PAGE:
Everyone’s favorite streaming period drama is back, as big and as British as ever. Where Season 2 of The Crown left off in 1964, Season 3 picks back up in 1966 and extends into the late 1970s, with a whole new cast. No longer a young couple trying to find their way in a postwar muddle, Queen Elizabeth and Prince Philip are now in their prime and making their way through a new era of British history. World events are as much a part of The Crown as any character, which means it won’t hurt to do a little homework before diving into the third season. Here are a few things to read, listen to, and watch to put the history of The Crown in context.
Apollo 11 and “Mare Tranquillitatis”
Like any historical drama that features scenes set in 1969, The Crown will address the moment when human beings first set foot on another world. Earlier this year, director Todd Douglas Miller released a documentary about the Apollo 11 mission, including previously unreleased 70mm footage of the mission, along with audio from contemporary interviews and Mission Control logs. It is, to put it simply, engrossing, even for such a well-traveled subject as the moon landing, and it’s available on Hulu.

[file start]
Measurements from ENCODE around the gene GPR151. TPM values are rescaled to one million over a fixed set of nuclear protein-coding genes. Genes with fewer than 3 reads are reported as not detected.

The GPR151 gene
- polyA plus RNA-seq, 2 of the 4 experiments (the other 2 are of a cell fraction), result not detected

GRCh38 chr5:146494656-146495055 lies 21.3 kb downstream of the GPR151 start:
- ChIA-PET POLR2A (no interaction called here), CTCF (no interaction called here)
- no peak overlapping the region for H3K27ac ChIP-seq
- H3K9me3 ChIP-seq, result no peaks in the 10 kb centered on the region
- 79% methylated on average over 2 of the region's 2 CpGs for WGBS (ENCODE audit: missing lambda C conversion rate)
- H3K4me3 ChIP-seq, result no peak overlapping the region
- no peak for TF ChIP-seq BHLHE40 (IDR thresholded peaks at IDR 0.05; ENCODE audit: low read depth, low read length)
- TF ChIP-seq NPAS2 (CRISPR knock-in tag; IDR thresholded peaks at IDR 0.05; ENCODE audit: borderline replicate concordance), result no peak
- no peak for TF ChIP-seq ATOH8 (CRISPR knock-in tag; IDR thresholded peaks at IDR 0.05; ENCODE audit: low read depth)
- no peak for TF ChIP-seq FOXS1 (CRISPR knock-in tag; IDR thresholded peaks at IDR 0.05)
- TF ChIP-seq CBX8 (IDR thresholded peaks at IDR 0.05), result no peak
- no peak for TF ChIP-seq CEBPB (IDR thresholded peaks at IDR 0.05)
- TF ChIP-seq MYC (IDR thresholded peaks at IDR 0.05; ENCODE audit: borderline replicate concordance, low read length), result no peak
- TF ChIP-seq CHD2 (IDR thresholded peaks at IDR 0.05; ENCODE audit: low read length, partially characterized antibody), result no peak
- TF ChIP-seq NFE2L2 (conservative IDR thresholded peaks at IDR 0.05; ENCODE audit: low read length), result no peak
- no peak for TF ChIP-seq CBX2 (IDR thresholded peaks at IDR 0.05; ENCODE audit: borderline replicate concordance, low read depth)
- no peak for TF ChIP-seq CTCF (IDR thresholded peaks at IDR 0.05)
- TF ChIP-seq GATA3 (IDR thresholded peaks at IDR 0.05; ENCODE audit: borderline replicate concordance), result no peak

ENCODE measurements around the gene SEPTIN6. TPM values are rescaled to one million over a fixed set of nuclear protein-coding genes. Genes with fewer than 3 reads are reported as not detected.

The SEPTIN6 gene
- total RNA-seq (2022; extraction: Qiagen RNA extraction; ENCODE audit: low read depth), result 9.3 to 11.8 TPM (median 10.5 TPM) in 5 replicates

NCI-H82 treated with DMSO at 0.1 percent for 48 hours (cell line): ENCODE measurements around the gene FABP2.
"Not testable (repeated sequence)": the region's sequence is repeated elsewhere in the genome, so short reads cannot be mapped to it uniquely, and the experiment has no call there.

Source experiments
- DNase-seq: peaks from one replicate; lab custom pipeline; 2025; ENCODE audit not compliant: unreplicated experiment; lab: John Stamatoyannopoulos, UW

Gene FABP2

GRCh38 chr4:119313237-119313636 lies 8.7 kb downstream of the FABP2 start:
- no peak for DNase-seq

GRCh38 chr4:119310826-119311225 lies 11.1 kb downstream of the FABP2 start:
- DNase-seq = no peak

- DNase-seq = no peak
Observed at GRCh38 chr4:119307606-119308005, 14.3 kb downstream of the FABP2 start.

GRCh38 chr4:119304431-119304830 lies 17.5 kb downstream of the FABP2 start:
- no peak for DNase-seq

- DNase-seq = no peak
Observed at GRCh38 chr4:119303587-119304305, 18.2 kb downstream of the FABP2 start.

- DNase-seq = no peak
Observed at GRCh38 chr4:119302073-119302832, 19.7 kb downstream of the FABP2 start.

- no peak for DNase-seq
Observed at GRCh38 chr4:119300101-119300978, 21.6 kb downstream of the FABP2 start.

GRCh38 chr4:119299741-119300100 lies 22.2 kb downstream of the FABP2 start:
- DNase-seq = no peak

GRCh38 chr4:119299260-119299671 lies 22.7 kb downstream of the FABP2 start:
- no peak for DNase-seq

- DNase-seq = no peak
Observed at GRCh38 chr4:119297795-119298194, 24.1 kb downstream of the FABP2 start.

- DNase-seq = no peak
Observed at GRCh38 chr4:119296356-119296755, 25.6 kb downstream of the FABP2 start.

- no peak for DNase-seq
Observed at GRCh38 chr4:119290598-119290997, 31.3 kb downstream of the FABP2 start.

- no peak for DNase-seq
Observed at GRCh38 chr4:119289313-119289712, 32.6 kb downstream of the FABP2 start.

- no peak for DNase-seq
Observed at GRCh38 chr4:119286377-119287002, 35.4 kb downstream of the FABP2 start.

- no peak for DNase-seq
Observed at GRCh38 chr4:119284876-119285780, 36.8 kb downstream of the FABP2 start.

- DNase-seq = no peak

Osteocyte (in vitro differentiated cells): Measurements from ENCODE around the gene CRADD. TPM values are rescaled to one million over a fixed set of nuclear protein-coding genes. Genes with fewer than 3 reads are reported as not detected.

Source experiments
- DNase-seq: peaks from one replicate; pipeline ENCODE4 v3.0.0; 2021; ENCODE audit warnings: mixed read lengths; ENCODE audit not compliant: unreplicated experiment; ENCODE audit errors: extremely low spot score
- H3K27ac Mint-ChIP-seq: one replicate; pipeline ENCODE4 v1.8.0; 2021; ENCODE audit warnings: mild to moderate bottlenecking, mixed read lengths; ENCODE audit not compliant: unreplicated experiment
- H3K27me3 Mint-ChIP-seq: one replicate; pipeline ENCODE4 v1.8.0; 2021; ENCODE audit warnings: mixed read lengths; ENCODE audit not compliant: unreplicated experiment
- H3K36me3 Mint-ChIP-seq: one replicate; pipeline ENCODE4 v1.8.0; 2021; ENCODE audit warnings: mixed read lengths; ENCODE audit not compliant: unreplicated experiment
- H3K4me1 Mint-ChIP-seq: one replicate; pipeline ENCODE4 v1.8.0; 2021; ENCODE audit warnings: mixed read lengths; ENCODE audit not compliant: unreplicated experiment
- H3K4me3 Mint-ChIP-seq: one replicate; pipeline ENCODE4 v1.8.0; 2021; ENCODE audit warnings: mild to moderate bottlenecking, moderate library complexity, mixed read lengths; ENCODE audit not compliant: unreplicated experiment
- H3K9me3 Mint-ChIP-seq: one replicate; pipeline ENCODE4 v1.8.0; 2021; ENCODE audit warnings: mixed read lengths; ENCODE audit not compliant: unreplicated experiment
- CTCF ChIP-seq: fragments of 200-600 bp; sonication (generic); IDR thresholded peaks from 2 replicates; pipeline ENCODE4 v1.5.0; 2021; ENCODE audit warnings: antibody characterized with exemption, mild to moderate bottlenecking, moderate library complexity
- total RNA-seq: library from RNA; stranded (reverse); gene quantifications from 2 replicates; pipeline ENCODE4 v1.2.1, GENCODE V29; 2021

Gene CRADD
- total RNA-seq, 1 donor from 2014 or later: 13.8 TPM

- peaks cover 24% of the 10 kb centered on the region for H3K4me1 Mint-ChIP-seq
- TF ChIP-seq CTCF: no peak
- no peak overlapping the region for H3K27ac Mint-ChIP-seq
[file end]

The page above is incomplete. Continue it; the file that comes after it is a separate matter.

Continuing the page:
For those in search of a fictionalized narrative depiction, though, the obvious place to go is First Man, featuring The Crown’s Claire Foy and one of the great soundtracks of 21st century cinema. But “Mare Tranquillitatis,” the sixth episode of the 1998 miniseries From the Earth to the Moon, is a more compact alternative. Starring Tony Goldwyn as Neil Armstrong and Bryan Cranston as Buzz Aldrin, it’s completely focused on the actual Apollo 11 mission, rather than close-ups of a dolorous Ryan Gosling staring into the middle distance.
Aberfan: A Story of Survival, Love and Community in One of Britain’s Worst Disasters, Gaynor Madgwick, 2016
Another pivotal event to be portrayed in The Crown is the Aberfan disaster, a 1966 mining accident in which a pile of accumulated coal waste slid down a Welsh mountainside and onto the grounds of a junior high school, killing 144 people, including 116 children. Madgwick, one of the survivors, combined her own story with stories from others affected by the disaster for this book, resulting in a heart-rending account of the tragedy and its aftermath.
Prince Charles: The Passions and Paradoxes of an Improbable Life, Sally Bedell Smith, 2017
As the young Prince of Wales grows into his own man, he takes on a more prominent role in The Crown, which explores his strained relationship with his parents, struggle to live up to his title, and the beginnings of the heir apparent’s relationship with the former Camilla Shand, now the Duchess of Cornwall but previously the Other Woman in Charles’s tabloid-spattered love live.
The One Story About LBJ Peeing on a Secret Service Agent
Lyndon Johnson is one of American history’s great complicated historical figures, a talented but vulgar politician thrust into turbulent times. His Great Society, a slate of economic reforms and civil rights legislation unparalleled by any administration since, is a definitive American governmental triumph; his decision to plunge the U.S. headlong into the Vietnam War is a definitive national disgrace.